One problem here is the phrase ‘strangers or silent spectators.’ Often accurate for the experience of pre-conciliar liturgy, it has come to distort the nature of participation, and imply that ‘active participation’ can be measured by ‘saying more things’ or standing up and sitting down. This misunderstands the nature of liturgical prayer, and leads the the assumption that, say, the ad orientem posture when used in modern rites is necessarily ‘reactionary against the Spirit.’

    In my experience, badly done liturgy versus populum, particularly when the aesthetics of the vestments and the music seem very much stuck in the 1970s has just as much potential to be dry and reactionary as the worst of pre-conciliar liturgy. My childhood RC parish is a case in point.

    Perhaps my point is mostly that the Spirit is present in renewal, and renewal can also be the recovery of older forms within the contemporary context, in which they signify differently. The contemporary recovery of traditional forms has been made possible by the Council, and it seems reactionary in itself to dismiss this, particularly when EF Masses, BCP Mass and Evensong, and more traditionally-styled contemporary liturgies seem to be attracting demographics who wouldn’t attend your average contemporary Sunday service.

    Apologies if I’ve misunderstood your meaning – I find the interaction between old and new fascinating as someone who taught Theatre Studies at University level. Similar debates about the nature of participation and spectatorship abound!

    1. Thanks for this comment. Before proceeding, on this site, please use your ordinary name – thanks.

      Yes – I suspect we may be talking past each other. I think we should leap over the ad orientem/versus populum debate straight to in circuitu altaris. I certainly agree with you, if I hear you correctly, that adding more words for people to say isn’t increasing participation. I would move in the direction of simplification and shared silence. Nor do I see any issue with “the recovery of older forms within the contemporary context” – surely that is essential to good liturgy? I don’t really know what you mean by “the cross-denominational recovery of more traditional services and postures within the liturgical ecosystem”, so I’m certainly confused whom you think “suggests that the Spirit isn’t present” there. Blessings.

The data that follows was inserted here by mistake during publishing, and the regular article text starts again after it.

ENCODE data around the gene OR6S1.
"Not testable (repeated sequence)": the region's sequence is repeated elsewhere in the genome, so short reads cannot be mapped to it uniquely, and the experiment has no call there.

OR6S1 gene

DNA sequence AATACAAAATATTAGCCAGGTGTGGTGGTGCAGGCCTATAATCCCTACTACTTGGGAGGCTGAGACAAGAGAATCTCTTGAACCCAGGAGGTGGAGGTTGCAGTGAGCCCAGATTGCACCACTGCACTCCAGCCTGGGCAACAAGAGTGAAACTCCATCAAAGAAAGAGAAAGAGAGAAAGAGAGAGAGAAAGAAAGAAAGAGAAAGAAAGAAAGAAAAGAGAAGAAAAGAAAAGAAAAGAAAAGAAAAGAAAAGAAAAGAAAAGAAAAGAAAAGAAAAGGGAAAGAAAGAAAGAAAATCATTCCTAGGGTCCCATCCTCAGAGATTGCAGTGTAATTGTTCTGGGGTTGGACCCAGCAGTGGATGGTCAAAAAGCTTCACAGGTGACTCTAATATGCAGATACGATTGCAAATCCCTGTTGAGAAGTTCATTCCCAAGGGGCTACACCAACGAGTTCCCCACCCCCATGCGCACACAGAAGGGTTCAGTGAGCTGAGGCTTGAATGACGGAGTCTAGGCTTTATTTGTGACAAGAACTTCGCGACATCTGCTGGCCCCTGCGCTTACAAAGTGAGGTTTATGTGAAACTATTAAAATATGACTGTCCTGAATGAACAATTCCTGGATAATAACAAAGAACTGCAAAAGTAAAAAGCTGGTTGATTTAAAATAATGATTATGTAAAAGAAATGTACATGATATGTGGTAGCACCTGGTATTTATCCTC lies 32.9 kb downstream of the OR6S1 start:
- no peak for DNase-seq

2. Happy to use my real name – only used my twitter handle so you could see the link.

    You said that being ‘reactionary the the Spirit’s renewal’ included ‘Latin, Elizabethan English…ad orientem, praying in a low voice.’ I read this, possibly wrongly, as saying that such practices are in opposition to the work the Spirit wants to do in the liturgy.

    My experience is that, in both the RCC and CofE, such practices are actually drawing people in, often because they provide the space for shared silence you speak of. So I don’t think that the things you list as ‘reactionary’ are necessarily so, but I recognise that they can be.

    1. Thanks, Chris. I think you are clarifying my position well. I think that celebrating in circuitu altaris is of the Spirit, as is increased simplicity and shared silence (as just examples of liturgical renewal). I know those who preside ad orientem (to stay with this point – say, from time to time, for a particular context) who are not doing this as a protest against the contemporary majority. There are others who, in doing so, deprecate the in circuitu altaris majority. The reference in my post would be to the latter rather than the former. I was, in my post, trying to present a spectrum – with one end denying the liturgical spirituality evidenced by Vatican II by reverting to the earlier patterns, and at the other end simply replicating contemporary non-church culture. To your other point about numbers: that also needs to be treated with caution. I think the church (in my experience) needs to be more realistic and honest about shrinking numbers; on the other hand we need to be principle rather than number-driven. Blessings.